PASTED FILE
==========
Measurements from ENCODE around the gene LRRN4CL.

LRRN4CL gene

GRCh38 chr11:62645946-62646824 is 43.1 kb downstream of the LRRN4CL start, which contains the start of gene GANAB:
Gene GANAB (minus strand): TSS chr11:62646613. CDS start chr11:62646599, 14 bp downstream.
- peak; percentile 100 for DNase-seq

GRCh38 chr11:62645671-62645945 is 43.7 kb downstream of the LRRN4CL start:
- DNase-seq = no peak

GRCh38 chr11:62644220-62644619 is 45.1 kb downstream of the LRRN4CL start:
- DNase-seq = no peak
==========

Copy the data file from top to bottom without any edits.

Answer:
Measurements from ENCODE around the gene LRRN4CL.

LRRN4CL gene

GRCh38 chr11:62645946-62646824 is 43.1 kb downstream of the LRRN4CL start, which contains the start of gene GANAB:
Gene GANAB (minus strand): TSS chr11:62646613. CDS start chr11:62646599, 14 bp downstream.
- peak; percentile 100 for DNase-seq

GRCh38 chr11:62645671-62645945 is 43.7 kb downstream of the LRRN4CL start:
- DNase-seq = no peak

GRCh38 chr11:62644220-62644619 is 45.1 kb downstream of the LRRN4CL start:
- DNase-seq = no peak